.......There are multitudes who have died fighting throughout history for all kinds of causes. But I've yet to hear of a worldwide cause in the name of the children of the earth. Children are not stupid, they are all born with innate intelligence and the spirit of discernment. I believe every child is born a poet and every poet is born a child. I believe that every child is 360 degrees of the circle of creativity. I believe that every child is born of earth and universe, so how can any child be considered unimportant and dehumanized, relegated to being a minority, a "less than?"

.......Skin color is not a sign of intelligence, no more than it is a sign of stupidity. That is an erroneous theory taught by those who entertain racist views such as those found in The Bell Curve. Children become what they are taught or not taught; children become what they learn or don't learn. We humans are similar to each other, but like fingerprints and cultures, not quite the same, so viva la diferencia and let's get to know one another, born of respect. Hopefully, this will lead us to caring and then sharing with the children of the world.

.......John Kennedy once quipped, "Who said life was fair?" I'd like to say, "So let's make life fair. Let America set a beautiful new standard of caring, not only for our own children, but for all the children of the world."

.......You may ask, "Where do we start?" As a writer, I am concerned with words, names. And names applied to human beings have great importance, since names can be positive or negative, bullets or butterflies. When I was a young muchacho back in those barrio days, I would hear brothers and sisters call each other names like, "Hey, nigger" or "Hey, spic!" I didn't care for those terms back then and I still don't care for them today. When I was a kid running down dark ghetto streets, there was a saying from which I learned wisdom. "Sticks and stones will break my bones, but words will never harm me." The first part about "stones breaking my bones" is right, but the part about "words will never harm me" is bullshit!! Words can harm a child when they are negative, like "nigger" or "spic" or "minority." Why should we repeat the indignity by referring to each other with contemptuous racist terms? We must learn words can be bullets or butterflies, we must learn to say what we mean and mean what we say. For if we are what we eat, we are what we think, so let's not mug each other with racism and hatred, which are not the sole domain of one color.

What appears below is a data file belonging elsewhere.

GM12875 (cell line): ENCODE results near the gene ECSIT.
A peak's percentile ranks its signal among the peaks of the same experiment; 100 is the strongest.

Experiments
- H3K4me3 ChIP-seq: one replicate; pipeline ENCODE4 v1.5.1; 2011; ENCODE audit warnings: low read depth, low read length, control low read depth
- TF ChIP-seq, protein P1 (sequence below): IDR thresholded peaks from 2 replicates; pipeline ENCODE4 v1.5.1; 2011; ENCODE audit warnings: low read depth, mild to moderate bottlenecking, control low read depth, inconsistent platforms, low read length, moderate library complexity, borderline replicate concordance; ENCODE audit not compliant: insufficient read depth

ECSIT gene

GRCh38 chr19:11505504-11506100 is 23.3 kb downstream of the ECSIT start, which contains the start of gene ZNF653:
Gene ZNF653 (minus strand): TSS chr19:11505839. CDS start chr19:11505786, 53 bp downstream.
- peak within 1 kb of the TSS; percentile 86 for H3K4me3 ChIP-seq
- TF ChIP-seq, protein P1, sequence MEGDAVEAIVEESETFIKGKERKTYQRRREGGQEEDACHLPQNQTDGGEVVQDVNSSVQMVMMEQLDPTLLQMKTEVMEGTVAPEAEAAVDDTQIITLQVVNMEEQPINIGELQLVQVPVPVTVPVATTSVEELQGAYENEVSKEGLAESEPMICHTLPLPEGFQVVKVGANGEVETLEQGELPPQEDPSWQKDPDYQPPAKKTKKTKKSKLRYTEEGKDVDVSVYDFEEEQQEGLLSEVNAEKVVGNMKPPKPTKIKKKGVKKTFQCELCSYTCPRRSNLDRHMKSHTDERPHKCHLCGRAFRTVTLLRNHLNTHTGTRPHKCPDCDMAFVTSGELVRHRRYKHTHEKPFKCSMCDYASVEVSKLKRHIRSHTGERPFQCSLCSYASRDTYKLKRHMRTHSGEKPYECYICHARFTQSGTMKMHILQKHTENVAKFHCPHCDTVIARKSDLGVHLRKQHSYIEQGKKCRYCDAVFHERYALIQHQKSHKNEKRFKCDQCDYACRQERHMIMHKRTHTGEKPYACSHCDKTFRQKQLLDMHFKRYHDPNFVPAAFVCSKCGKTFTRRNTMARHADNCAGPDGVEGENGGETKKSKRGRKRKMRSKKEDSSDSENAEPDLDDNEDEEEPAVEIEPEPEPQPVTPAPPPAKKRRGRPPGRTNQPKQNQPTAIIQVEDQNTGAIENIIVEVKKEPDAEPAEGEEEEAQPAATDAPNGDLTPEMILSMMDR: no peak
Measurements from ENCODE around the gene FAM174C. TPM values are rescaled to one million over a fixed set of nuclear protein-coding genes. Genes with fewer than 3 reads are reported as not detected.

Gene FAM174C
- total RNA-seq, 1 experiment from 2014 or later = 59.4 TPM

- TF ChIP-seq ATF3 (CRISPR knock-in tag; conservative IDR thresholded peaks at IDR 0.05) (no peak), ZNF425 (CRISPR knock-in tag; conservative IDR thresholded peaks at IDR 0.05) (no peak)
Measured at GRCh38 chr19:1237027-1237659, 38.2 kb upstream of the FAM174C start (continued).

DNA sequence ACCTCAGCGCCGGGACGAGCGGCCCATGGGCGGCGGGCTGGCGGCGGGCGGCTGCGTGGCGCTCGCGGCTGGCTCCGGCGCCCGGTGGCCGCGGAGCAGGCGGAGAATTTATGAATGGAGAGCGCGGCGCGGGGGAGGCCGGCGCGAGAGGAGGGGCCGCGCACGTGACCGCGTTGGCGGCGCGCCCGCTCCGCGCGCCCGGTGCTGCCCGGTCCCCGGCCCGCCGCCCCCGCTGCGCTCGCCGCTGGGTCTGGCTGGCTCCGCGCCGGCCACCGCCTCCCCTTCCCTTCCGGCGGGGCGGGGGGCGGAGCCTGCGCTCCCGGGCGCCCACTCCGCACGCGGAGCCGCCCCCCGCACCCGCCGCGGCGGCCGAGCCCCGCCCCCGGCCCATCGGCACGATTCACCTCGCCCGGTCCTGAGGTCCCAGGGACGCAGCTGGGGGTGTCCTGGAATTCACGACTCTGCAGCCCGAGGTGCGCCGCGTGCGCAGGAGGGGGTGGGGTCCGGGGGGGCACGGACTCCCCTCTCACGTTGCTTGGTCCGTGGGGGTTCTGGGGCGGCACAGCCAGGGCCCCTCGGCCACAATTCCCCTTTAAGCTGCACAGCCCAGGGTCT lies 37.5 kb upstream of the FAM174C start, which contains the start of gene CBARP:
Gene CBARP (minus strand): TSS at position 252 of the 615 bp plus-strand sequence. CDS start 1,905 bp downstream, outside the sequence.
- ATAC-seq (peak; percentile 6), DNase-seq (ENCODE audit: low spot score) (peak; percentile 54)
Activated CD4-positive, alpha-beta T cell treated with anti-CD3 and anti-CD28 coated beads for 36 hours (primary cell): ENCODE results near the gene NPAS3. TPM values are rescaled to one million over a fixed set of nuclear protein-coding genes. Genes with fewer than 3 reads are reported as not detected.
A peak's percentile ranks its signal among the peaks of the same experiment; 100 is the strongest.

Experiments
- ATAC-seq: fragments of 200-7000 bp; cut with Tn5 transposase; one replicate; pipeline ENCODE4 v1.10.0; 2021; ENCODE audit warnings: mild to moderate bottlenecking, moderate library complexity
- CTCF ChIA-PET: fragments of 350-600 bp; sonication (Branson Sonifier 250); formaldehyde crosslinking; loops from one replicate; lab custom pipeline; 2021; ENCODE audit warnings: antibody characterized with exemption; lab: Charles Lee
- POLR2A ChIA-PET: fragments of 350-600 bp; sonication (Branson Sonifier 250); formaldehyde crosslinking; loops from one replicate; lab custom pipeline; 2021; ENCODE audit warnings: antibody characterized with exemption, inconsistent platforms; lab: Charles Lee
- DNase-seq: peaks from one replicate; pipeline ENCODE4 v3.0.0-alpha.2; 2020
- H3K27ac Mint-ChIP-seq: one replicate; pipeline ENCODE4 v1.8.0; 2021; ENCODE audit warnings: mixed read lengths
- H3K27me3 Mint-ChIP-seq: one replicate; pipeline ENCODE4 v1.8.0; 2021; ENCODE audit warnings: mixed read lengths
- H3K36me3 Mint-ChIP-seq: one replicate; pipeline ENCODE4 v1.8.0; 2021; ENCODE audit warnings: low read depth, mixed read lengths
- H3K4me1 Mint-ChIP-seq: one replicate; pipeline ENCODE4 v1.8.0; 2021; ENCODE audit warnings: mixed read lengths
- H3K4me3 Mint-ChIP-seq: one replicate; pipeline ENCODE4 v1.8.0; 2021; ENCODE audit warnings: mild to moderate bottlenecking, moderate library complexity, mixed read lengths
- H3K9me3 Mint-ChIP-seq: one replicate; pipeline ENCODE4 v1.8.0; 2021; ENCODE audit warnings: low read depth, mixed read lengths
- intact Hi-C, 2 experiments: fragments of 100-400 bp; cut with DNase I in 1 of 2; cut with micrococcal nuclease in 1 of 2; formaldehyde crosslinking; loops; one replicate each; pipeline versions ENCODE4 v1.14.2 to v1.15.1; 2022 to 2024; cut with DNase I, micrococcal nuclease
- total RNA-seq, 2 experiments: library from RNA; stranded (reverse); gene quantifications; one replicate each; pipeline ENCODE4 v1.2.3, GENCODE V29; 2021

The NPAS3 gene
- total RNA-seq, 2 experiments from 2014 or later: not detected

.......My father Juan, also known as Johnny, once gave me some advice in the art of survival, saying, "Listen, hijo, sometimes you don't look where you're going and you stumble into trouble. You must learn how to spot danger by learning to smell the ca-ca at least twenty miles away, for remember, son; that mierda not only walks on two feet, but it comes in all colors." I moved to exercise my powers of being able to smell ca-ca twenty miles away and to recognize the difference between ca-ca and flowers, when my father stopped me. "Por favor, son, before you start out to smell other people's ca-ca, smell your own first, otherwise you'll get so used to smelling everyone else's, you might forget you have quite a bit of your own." Punto! (How's that for barrio wisdom from Papi, and as for Mami, she'd say, among other things, "Negrito, tell me who you walk with and I'll tell you who you are." Punto!)

.......I would be very happy if we were all to enter a wonderful new era, where the children of earth, and not weapons of war, are considered the top priority. I have been told that what I'm looking for is utopia. So, vaya!!, so what is wrong with that? Imagine, our world in unity, pooling creativity and technology in order to heal the earth of the horrors inflicted on her in the name of greed. Look at the huge amounts of deadly toxic waste buried where children live and animals graze. Look at the poisons dumped in our waters. Wouldn't it be great to live in a world where peace and justice were a foregone conclusion and calamities were only natural and not man-made?

.......In writing Down These Mean Streets, it was my hope that exposure of such conditions in the ghetto would have led to their improvement. But, thirty years later, the sad truth is that people caught in the ghettoes have not made much progress, and in fact, have moved backwards in many respects--the social safety net is much weaker now. Unfortunately, it's the same old Mean Streets, only worse.

.......I was taught that justice wears a blindfold, so as not to be able to distinguish between the colors, and thus makes everyone equal in the eyes of the law. I propose we remove the blindfold from the eyes of Lady Justice, so for the first time she can really see what's happening and check out where the truth lies and the lies hide. That would be a start.

.......Viva the children of all the colors! Punto!


-- Piri Thomas
January 1997